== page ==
Tax tips for the eleventh hour
Originally published April 8, 2015.
If you haven’t filed your taxes, here are some last minute dos and don’ts to help you get the most out of your refund.
DO: Plan your time wisely. You don't have much time left, and rushing through the process will make it easier to overlook important elements of your return. Pick a day and time to get your taxes done and stick to it. Get all your essential tax documents together, like W-2s and 1099s. Best practice is to use a copy of last year’s return to help you get your records together.
Lower your tax liability. There’s still time to reduce your tax liability, albeit not much. Making a contribution to a traditional IRA will reduce your gross income, potentially lower the amount you owe the IRS and increase your refund. Plus, you’re putting money away for retirement, and that’s never a bad thing.
Be on the lookout for life changes. Make the most of tax time by being aware of life changes that will drive new tax benefits, like marriage, divorce, adopting a child or taking care of a dependent parent. There are plenty more, too. So take some time to figure out what changes have happened in your life that may reduce your tax burden.
File electronically. E-filing is the fastest, safest and most accurate way to file your taxes. It’s free with IRS free-file system, a tax software purchase, or with most professionals.
Overlook income. Even if you didn’t get a W-2 or 1099 from an employer, you’re still required to claim that income. Last-minute filers often forget to claim some type of income, and the IRS can catch it pretty easily.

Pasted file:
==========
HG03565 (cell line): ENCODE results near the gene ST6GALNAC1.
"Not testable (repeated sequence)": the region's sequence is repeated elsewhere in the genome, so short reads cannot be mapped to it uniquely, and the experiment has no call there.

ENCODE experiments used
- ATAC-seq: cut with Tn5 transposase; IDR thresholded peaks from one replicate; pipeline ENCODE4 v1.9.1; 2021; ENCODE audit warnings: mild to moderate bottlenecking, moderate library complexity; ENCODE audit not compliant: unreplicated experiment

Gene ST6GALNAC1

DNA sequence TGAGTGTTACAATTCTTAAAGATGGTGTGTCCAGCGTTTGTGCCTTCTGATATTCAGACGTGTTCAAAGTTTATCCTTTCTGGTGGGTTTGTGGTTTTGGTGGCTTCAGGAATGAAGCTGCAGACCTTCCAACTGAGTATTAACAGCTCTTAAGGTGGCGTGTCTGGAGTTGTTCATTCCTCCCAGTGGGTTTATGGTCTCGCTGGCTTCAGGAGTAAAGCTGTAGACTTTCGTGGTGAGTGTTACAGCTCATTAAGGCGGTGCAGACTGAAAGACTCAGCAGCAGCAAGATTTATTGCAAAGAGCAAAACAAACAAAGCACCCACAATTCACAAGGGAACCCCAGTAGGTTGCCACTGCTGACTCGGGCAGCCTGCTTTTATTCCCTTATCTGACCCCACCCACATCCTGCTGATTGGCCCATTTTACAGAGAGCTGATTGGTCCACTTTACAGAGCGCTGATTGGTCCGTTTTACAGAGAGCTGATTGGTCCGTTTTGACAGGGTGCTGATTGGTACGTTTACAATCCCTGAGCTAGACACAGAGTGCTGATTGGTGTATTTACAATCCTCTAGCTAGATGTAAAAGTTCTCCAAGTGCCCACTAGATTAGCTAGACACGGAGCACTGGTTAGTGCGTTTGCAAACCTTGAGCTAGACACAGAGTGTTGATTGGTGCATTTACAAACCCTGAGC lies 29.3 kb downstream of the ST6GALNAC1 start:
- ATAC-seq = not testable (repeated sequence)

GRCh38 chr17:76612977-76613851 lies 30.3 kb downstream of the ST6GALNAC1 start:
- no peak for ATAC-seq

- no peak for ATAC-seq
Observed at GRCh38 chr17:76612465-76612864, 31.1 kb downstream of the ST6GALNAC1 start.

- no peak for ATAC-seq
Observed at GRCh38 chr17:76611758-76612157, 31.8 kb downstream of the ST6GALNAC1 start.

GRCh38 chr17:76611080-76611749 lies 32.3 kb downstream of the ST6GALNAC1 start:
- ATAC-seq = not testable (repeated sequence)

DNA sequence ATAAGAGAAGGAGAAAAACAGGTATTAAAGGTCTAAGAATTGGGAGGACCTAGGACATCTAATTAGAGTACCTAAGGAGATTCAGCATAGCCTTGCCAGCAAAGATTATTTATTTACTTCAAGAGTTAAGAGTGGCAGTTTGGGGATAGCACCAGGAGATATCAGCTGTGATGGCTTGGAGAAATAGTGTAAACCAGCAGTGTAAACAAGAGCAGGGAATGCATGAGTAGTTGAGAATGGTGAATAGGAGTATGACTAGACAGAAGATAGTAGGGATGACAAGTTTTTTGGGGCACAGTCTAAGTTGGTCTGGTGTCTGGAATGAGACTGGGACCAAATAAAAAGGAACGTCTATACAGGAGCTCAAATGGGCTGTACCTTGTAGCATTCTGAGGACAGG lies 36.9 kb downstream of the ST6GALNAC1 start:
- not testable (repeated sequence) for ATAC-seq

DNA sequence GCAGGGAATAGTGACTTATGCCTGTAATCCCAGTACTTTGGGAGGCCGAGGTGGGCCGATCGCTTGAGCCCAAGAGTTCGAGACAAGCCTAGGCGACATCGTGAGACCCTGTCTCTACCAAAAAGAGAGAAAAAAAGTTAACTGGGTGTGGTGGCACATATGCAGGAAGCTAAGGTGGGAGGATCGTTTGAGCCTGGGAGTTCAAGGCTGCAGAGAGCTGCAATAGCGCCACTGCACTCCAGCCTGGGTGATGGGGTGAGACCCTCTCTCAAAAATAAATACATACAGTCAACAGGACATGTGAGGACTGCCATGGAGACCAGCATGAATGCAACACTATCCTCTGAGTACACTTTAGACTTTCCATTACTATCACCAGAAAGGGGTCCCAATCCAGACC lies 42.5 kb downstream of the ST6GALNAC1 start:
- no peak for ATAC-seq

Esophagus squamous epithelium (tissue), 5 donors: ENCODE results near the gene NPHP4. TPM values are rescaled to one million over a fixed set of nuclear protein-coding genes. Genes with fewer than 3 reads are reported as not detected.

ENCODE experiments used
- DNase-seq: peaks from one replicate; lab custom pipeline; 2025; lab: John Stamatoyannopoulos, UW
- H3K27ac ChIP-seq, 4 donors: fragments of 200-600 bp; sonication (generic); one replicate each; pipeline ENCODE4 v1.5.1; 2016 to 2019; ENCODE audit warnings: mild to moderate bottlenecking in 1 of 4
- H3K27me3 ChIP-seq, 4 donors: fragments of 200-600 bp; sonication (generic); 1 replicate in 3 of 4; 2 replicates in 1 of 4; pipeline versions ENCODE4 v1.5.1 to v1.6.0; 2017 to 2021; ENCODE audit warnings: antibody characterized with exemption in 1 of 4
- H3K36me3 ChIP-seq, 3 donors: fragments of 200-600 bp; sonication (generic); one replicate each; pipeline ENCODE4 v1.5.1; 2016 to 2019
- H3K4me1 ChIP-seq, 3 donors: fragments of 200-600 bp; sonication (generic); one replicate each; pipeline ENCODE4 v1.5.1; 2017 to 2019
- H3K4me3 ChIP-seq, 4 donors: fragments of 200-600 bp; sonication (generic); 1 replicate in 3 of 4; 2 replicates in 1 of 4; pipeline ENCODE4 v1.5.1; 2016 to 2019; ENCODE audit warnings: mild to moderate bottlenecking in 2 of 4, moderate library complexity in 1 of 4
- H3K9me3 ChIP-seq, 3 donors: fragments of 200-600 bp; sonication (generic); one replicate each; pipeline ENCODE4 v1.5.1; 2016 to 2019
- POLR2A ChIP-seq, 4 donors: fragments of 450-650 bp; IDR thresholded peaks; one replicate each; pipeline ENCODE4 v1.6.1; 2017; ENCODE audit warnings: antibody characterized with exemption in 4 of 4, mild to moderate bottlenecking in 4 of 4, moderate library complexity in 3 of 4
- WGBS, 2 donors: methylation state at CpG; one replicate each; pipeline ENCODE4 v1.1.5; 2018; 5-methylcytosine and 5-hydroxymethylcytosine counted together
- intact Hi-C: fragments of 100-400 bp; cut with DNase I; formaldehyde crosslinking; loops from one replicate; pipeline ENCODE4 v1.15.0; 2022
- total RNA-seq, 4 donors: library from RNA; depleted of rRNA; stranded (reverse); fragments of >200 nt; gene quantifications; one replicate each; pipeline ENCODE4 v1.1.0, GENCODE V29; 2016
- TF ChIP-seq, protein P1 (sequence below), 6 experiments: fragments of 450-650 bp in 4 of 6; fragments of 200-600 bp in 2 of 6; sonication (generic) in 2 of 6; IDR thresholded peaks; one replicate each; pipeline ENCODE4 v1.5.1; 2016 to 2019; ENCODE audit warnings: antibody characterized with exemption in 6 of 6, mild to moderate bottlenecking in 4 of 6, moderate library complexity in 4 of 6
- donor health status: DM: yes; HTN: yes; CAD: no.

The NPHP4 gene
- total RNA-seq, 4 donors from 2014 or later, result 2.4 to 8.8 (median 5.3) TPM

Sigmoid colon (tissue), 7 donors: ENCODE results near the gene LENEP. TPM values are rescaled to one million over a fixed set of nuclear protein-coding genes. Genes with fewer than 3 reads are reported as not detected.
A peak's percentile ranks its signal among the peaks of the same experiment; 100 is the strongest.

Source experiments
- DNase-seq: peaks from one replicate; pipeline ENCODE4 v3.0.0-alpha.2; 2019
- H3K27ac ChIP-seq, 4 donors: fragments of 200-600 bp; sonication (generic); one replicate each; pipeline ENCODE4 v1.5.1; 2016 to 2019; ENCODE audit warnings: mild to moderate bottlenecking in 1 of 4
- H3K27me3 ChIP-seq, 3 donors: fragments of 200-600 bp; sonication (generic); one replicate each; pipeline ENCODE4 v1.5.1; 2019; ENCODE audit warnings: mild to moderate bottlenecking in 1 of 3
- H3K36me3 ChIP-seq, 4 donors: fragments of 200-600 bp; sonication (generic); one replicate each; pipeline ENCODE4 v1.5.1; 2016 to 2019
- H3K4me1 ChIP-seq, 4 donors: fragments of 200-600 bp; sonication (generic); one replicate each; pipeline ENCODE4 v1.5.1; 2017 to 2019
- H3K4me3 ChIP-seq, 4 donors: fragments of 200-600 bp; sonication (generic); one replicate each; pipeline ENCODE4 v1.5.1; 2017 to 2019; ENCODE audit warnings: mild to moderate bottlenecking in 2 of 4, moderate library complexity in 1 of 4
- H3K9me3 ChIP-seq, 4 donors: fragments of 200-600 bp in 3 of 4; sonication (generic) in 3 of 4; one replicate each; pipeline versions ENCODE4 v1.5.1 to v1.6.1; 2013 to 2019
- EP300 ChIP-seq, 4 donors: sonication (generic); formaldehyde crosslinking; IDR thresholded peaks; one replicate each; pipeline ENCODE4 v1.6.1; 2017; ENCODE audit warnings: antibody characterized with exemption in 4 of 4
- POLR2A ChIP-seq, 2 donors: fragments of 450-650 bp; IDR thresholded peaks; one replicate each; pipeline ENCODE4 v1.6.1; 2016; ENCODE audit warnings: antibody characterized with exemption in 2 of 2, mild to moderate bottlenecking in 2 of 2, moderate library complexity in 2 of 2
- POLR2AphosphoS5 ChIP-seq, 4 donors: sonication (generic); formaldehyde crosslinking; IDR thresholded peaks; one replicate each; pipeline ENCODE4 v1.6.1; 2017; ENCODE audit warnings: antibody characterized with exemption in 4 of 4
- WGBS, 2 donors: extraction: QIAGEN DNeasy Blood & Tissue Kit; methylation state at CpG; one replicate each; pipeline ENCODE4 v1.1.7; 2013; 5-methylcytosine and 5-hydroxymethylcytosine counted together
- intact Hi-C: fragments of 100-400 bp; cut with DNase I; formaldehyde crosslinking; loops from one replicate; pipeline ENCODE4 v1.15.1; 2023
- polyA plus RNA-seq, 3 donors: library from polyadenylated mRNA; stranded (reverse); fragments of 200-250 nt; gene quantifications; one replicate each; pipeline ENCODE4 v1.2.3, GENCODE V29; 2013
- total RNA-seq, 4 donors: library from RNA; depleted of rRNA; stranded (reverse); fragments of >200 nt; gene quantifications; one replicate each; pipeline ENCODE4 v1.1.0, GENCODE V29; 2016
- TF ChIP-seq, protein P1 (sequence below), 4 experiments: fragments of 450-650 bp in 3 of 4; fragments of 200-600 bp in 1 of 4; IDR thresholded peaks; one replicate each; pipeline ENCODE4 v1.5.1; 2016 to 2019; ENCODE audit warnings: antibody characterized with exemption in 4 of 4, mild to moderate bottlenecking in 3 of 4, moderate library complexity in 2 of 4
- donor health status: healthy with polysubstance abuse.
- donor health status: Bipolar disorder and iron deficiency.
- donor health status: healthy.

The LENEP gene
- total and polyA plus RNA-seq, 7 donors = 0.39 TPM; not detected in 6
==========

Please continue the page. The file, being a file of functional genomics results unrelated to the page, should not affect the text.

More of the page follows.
Forget to double check numbers and sign. According to the IRS, one of the most common tax mistakes is an incorrect Social Security number. Before you file, double check you haven’t transposed any numbers. Make sure you’ve entered bank account information accurately if you’re opting to receive your refund as a direct deposit.
Your return isn’t valid if it isn’t signed, so make sure you and your spouse have signed if you’re filing jointly.
Get a pre-paid debit card. If you qualify for a refund, opt for direct deposit. Pre-paid debit cards often come with a lot of unexpected fees for things like activation, transactions, and customer service. Some national tax preparation companies may offer an option to receive your refund faster with a prepaid card, but you’ll get more in the long run by waiting.
If you waited to file your taxes because you have no idea what to do, or you’re truly overwhelmed, you’ll benefit from finding a good preparer. It’s better to get help than get audited. If you’ve already filed and you’re afraid you may have missed something, many tax preparers will review your return for free.